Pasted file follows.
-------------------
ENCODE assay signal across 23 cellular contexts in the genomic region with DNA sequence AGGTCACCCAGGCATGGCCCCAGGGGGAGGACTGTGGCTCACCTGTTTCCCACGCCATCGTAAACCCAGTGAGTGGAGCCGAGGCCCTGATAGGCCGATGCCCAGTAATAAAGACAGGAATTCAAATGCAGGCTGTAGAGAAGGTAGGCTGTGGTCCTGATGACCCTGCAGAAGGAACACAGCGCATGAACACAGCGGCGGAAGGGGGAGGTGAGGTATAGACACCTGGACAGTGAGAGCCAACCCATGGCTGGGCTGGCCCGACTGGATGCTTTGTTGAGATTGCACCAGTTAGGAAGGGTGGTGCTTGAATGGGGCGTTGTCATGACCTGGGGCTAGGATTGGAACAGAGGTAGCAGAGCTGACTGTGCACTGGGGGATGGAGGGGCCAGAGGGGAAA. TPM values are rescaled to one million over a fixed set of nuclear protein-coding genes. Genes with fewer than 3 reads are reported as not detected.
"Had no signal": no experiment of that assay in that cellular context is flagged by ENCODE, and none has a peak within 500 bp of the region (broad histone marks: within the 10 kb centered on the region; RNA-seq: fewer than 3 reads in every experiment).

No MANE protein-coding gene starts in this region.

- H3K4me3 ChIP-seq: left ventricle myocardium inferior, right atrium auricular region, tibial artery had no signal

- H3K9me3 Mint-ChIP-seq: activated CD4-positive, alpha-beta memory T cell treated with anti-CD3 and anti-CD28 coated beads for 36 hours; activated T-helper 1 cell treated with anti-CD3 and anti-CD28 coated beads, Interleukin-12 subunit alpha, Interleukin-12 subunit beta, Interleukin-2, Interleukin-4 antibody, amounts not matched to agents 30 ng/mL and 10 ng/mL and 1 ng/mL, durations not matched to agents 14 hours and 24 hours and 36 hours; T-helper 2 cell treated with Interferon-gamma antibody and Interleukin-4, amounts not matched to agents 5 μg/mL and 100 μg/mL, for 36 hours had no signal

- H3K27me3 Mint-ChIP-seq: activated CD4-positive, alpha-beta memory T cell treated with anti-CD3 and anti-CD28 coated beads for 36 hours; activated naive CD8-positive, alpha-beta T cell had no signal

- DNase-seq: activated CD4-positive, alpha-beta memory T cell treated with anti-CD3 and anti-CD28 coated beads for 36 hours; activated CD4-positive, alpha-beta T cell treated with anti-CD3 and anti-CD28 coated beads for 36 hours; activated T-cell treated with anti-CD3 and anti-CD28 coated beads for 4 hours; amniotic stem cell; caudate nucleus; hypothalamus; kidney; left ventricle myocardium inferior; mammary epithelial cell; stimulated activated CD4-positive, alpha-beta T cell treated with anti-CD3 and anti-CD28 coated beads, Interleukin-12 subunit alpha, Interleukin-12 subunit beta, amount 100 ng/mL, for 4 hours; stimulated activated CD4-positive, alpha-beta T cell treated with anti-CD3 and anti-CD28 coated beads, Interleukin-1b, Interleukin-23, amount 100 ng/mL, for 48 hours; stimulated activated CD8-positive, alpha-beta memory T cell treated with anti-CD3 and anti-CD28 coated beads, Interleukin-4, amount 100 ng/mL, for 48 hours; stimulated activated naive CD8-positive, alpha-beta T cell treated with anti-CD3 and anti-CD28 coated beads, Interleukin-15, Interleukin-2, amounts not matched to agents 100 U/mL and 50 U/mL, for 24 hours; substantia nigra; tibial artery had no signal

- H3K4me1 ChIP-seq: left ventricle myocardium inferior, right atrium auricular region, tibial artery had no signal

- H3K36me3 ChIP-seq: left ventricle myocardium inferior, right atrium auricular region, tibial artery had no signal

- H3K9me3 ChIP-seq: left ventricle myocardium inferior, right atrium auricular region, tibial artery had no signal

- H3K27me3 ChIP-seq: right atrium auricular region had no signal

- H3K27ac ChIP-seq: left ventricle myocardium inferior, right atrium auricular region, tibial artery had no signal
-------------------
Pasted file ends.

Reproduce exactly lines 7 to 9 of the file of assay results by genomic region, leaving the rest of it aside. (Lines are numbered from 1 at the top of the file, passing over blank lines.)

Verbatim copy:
- DNase-seq: activated CD4-positive, alpha-beta memory T cell treated with anti-CD3 and anti-CD28 coated beads for 36 hours; activated CD4-positive, alpha-beta T cell treated with anti-CD3 and anti-CD28 coated beads for 36 hours; activated T-cell treated with anti-CD3 and anti-CD28 coated beads for 4 hours; amniotic stem cell; caudate nucleus; hypothalamus; kidney; left ventricle myocardium inferior; mammary epithelial cell; stimulated activated CD4-positive, alpha-beta T cell treated with anti-CD3 and anti-CD28 coated beads, Interleukin-12 subunit alpha, Interleukin-12 subunit beta, amount 100 ng/mL, for 4 hours; stimulated activated CD4-positive, alpha-beta T cell treated with anti-CD3 and anti-CD28 coated beads, Interleukin-1b, Interleukin-23, amount 100 ng/mL, for 48 hours; stimulated activated CD8-positive, alpha-beta memory T cell treated with anti-CD3 and anti-CD28 coated beads, Interleukin-4, amount 100 ng/mL, for 48 hours; stimulated activated naive CD8-positive, alpha-beta T cell treated with anti-CD3 and anti-CD28 coated beads, Interleukin-15, Interleukin-2, amounts not matched to agents 100 U/mL and 50 U/mL, for 24 hours; substantia nigra; tibial artery had no signal

- H3K4me1 ChIP-seq: left ventricle myocardium inferior, right atrium auricular region, tibial artery had no signal

- H3K36me3 ChIP-seq: left ventricle myocardium inferior, right atrium auricular region, tibial artery had no signal